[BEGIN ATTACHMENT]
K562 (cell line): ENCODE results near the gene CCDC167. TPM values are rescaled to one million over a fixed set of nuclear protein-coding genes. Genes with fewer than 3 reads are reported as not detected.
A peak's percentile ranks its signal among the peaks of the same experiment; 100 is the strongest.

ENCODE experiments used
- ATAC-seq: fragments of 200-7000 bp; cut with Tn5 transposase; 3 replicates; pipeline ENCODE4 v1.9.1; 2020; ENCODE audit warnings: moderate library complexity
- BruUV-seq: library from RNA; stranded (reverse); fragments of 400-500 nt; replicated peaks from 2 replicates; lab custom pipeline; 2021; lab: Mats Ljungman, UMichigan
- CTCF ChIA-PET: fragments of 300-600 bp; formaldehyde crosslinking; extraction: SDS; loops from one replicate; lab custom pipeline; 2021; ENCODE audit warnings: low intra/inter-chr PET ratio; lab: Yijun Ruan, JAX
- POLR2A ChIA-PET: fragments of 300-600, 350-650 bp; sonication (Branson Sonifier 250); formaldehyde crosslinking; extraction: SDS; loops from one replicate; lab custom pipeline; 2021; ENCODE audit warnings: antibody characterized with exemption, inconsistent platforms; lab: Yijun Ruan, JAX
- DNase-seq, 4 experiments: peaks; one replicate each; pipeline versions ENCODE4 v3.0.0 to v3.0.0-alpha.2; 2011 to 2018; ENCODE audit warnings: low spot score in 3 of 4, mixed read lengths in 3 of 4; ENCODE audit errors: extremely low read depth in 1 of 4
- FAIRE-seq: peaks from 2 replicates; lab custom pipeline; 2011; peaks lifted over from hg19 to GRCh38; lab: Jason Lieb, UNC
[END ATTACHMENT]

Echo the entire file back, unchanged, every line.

K562 (cell line): ENCODE results near the gene CCDC167. TPM values are rescaled to one million over a fixed set of nuclear protein-coding genes. Genes with fewer than 3 reads are reported as not detected.
A peak's percentile ranks its signal among the peaks of the same experiment; 100 is the strongest.

ENCODE experiments used
- ATAC-seq: fragments of 200-7000 bp; cut with Tn5 transposase; 3 replicates; pipeline ENCODE4 v1.9.1; 2020; ENCODE audit warnings: moderate library complexity
- BruUV-seq: library from RNA; stranded (reverse); fragments of 400-500 nt; replicated peaks from 2 replicates; lab custom pipeline; 2021; lab: Mats Ljungman, UMichigan
- CTCF ChIA-PET: fragments of 300-600 bp; formaldehyde crosslinking; extraction: SDS; loops from one replicate; lab custom pipeline; 2021; ENCODE audit warnings: low intra/inter-chr PET ratio; lab: Yijun Ruan, JAX
- POLR2A ChIA-PET: fragments of 300-600, 350-650 bp; sonication (Branson Sonifier 250); formaldehyde crosslinking; extraction: SDS; loops from one replicate; lab custom pipeline; 2021; ENCODE audit warnings: antibody characterized with exemption, inconsistent platforms; lab: Yijun Ruan, JAX
- DNase-seq, 4 experiments: peaks; one replicate each; pipeline versions ENCODE4 v3.0.0 to v3.0.0-alpha.2; 2011 to 2018; ENCODE audit warnings: low spot score in 3 of 4, mixed read lengths in 3 of 4; ENCODE audit errors: extremely low read depth in 1 of 4
- FAIRE-seq: peaks from 2 replicates; lab custom pipeline; 2011; peaks lifted over from hg19 to GRCh38; lab: Jason Lieb, UNC